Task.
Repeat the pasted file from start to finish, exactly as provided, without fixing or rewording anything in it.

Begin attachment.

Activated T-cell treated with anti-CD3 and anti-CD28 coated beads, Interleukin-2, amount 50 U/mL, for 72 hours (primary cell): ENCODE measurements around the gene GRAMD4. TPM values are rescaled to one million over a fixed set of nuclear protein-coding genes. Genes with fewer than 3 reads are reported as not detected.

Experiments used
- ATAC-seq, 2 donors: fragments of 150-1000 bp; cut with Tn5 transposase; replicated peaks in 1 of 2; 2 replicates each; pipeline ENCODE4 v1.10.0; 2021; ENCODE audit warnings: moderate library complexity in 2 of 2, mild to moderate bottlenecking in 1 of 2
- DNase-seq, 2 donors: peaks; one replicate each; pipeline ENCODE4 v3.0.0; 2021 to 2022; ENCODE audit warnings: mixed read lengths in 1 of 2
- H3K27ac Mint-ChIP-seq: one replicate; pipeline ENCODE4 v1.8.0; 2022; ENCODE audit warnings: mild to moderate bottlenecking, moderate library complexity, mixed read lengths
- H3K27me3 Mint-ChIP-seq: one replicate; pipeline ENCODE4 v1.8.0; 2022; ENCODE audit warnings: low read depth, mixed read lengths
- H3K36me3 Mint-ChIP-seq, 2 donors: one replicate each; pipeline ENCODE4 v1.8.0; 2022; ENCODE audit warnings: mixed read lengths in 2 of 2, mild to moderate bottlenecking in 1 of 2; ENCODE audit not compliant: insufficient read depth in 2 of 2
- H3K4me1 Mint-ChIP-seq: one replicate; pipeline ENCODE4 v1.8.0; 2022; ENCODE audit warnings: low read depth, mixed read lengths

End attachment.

Activated T-cell treated with anti-CD3 and anti-CD28 coated beads, Interleukin-2, amount 50 U/mL, for 72 hours (primary cell): ENCODE measurements around the gene GRAMD4. TPM values are rescaled to one million over a fixed set of nuclear protein-coding genes. Genes with fewer than 3 reads are reported as not detected.

Experiments used
- ATAC-seq, 2 donors: fragments of 150-1000 bp; cut with Tn5 transposase; replicated peaks in 1 of 2; 2 replicates each; pipeline ENCODE4 v1.10.0; 2021; ENCODE audit warnings: moderate library complexity in 2 of 2, mild to moderate bottlenecking in 1 of 2
- DNase-seq, 2 donors: peaks; one replicate each; pipeline ENCODE4 v3.0.0; 2021 to 2022; ENCODE audit warnings: mixed read lengths in 1 of 2
- H3K27ac Mint-ChIP-seq: one replicate; pipeline ENCODE4 v1.8.0; 2022; ENCODE audit warnings: mild to moderate bottlenecking, moderate library complexity, mixed read lengths
- H3K27me3 Mint-ChIP-seq: one replicate; pipeline ENCODE4 v1.8.0; 2022; ENCODE audit warnings: low read depth, mixed read lengths
- H3K36me3 Mint-ChIP-seq, 2 donors: one replicate each; pipeline ENCODE4 v1.8.0; 2022; ENCODE audit warnings: mixed read lengths in 2 of 2, mild to moderate bottlenecking in 1 of 2; ENCODE audit not compliant: insufficient read depth in 2 of 2
- H3K4me1 Mint-ChIP-seq: one replicate; pipeline ENCODE4 v1.8.0; 2022; ENCODE audit warnings: low read depth, mixed read lengths